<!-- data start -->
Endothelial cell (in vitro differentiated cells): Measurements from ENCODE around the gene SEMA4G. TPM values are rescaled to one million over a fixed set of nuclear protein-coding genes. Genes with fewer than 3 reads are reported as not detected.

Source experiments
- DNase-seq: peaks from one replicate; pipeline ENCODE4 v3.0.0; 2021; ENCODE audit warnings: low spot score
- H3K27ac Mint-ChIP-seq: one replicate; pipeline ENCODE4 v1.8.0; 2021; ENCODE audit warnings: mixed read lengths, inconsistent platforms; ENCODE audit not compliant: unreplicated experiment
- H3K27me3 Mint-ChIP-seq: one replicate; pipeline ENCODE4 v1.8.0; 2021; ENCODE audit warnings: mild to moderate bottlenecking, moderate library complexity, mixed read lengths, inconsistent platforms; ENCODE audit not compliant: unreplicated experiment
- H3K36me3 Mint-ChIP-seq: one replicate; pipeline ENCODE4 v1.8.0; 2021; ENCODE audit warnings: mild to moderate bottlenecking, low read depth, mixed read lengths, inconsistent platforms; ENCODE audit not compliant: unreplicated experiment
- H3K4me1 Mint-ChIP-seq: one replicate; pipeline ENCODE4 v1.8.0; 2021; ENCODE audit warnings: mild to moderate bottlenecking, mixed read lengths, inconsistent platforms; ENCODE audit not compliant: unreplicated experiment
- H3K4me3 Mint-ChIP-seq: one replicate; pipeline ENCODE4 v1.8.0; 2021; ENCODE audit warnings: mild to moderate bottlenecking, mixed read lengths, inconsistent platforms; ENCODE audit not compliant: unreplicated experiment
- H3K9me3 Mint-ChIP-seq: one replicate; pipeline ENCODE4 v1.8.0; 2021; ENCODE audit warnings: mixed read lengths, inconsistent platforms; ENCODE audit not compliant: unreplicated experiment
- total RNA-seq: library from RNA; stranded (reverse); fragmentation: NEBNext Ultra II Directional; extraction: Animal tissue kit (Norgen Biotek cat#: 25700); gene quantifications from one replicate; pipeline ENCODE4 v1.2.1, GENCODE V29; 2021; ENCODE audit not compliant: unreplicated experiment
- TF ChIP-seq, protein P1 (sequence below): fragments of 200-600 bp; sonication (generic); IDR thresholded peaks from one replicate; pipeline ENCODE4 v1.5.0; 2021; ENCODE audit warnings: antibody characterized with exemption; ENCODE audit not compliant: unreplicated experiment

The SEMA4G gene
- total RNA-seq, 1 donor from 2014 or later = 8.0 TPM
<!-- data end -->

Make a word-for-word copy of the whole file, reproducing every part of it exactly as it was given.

Endothelial cell (in vitro differentiated cells): Measurements from ENCODE around the gene SEMA4G. TPM values are rescaled to one million over a fixed set of nuclear protein-coding genes. Genes with fewer than 3 reads are reported as not detected.

Source experiments
- DNase-seq: peaks from one replicate; pipeline ENCODE4 v3.0.0; 2021; ENCODE audit warnings: low spot score
- H3K27ac Mint-ChIP-seq: one replicate; pipeline ENCODE4 v1.8.0; 2021; ENCODE audit warnings: mixed read lengths, inconsistent platforms; ENCODE audit not compliant: unreplicated experiment
- H3K27me3 Mint-ChIP-seq: one replicate; pipeline ENCODE4 v1.8.0; 2021; ENCODE audit warnings: mild to moderate bottlenecking, moderate library complexity, mixed read lengths, inconsistent platforms; ENCODE audit not compliant: unreplicated experiment
- H3K36me3 Mint-ChIP-seq: one replicate; pipeline ENCODE4 v1.8.0; 2021; ENCODE audit warnings: mild to moderate bottlenecking, low read depth, mixed read lengths, inconsistent platforms; ENCODE audit not compliant: unreplicated experiment
- H3K4me1 Mint-ChIP-seq: one replicate; pipeline ENCODE4 v1.8.0; 2021; ENCODE audit warnings: mild to moderate bottlenecking, mixed read lengths, inconsistent platforms; ENCODE audit not compliant: unreplicated experiment
- H3K4me3 Mint-ChIP-seq: one replicate; pipeline ENCODE4 v1.8.0; 2021; ENCODE audit warnings: mild to moderate bottlenecking, mixed read lengths, inconsistent platforms; ENCODE audit not compliant: unreplicated experiment
- H3K9me3 Mint-ChIP-seq: one replicate; pipeline ENCODE4 v1.8.0; 2021; ENCODE audit warnings: mixed read lengths, inconsistent platforms; ENCODE audit not compliant: unreplicated experiment
- total RNA-seq: library from RNA; stranded (reverse); fragmentation: NEBNext Ultra II Directional; extraction: Animal tissue kit (Norgen Biotek cat#: 25700); gene quantifications from one replicate; pipeline ENCODE4 v1.2.1, GENCODE V29; 2021; ENCODE audit not compliant: unreplicated experiment
- TF ChIP-seq, protein P1 (sequence below): fragments of 200-600 bp; sonication (generic); IDR thresholded peaks from one replicate; pipeline ENCODE4 v1.5.0; 2021; ENCODE audit warnings: antibody characterized with exemption; ENCODE audit not compliant: unreplicated experiment

The SEMA4G gene
- total RNA-seq, 1 donor from 2014 or later = 8.0 TPM